A couple mornings ago I heard an amazing item on the radio about a former mortgage broker in San Francisco—I didn’t catch his name–who has started a business of hiring himself out to do organic gardening in people’s backyards. He charges $25-$35 a week and has done 50 gardens so far this year. His services appeal to those who want organic produce and don’t trust food labeled organic in stores. Naturally, it also appeals to those who don’t have gardening skills.
When his service was announced on the Internet on a classified ad site he had 200 responses in 20 minutes. He also put up 50 flyers, and hasn’t had to do any marketing since. He’s made nearly $90,000 since May. Obviously he made a good business choice.
I have a brother-in-law who started a lawn mowing business a few years ago and has been quite successful. His business dropped a bit this past summer because of the economy, but he still has a core clientele which he says he’ll probably always have. He provides a service certain individuals and businesses are willing to pay for. Those who offer to clear snow from sidewalks and driveways for residences and businesses will likely find the same principle applies.
The idea of bartering services could offer some interesting possibilities, too. A while back I read that people are bartering their services to be able to take vacations. For example, a couple might offer to do some maintenance work at a resort hotel for a discount or even free lodging.
If you’re not interested in bartering services or don’t care to do gardening for others, consider what you can do with your own garden. You may be able to sell produce to farmers markets or restaurants. Granted, the restaurant industry has been adversely affected by the economy, but there’s still a restaurant demand for fresh, wholesome produce.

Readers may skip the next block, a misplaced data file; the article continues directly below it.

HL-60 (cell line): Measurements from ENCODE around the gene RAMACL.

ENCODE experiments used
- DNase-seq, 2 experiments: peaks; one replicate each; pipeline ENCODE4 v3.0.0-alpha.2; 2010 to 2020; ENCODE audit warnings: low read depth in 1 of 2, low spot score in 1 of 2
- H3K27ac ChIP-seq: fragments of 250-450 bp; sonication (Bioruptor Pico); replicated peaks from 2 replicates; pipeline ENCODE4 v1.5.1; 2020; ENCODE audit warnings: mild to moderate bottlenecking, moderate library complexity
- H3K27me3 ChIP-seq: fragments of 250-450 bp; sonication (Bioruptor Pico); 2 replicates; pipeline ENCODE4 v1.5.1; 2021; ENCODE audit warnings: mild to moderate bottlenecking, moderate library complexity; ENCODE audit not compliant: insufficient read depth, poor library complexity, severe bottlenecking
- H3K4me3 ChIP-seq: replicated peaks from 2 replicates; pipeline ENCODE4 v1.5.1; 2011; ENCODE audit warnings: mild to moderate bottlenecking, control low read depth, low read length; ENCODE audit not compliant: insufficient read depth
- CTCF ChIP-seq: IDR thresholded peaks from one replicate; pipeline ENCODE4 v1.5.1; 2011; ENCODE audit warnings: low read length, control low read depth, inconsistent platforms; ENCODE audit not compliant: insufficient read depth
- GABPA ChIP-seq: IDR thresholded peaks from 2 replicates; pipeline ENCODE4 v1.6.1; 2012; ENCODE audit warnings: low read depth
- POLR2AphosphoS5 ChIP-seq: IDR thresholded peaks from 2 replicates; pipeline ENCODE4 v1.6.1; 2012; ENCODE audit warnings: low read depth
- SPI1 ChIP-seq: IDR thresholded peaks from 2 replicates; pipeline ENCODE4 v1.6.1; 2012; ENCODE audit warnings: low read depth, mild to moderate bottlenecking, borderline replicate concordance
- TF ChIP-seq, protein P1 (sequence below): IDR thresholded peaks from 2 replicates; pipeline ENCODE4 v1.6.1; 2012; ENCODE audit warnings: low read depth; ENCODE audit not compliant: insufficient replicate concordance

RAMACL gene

Farmers markets are enjoying a great deal of success as well because of consumer demand for quality produce not tainted with chemicals or e. coli bacteria. Many simply prefer produce that’s locally grown, perhaps due to environmental concerns, or because they can get varieties not available at the supermarket.
During cold weather, seed companies send out seed catalogs, which are always fun to peruse. It’s a time to dream and plan for next season’s garden. You’ll want to grow as much as you can for yourself and your family, but consider what you could grow for sale as well.
If you’re serious about growing produce for others, get a copy of Cash from Square Foot Gardening, by Mel Bartholomew. I’ll admit,this is an old book. It’s been around since the 1980’s, but it’s sort of a classic. The concepts discussed, including various charts, are invaluable. There are instructive examples of conversations you might have with chefs or restaurant owners who will buy your produce. While dollar amounts may be different today, you’ll see the potential financial reward of your efforts.
The book also gives an overview of square foot gardening and tells how to prepare your harvest for sale to buyers. You don’t have to subscribe to an expensive market gardening newsletter because you can have all of Bartholomew’s great information in one place–Cash from Square Foot Gardening.
You might also be interested in ordering an updated edition of Bartholomew’s original book. It’s All New Square Foot Gardening. Discover more about gardening intensively and productively.
When it comes to survival, you might be surprised at the value of the skills you already possess for practical living. Why not turn those skills into cash?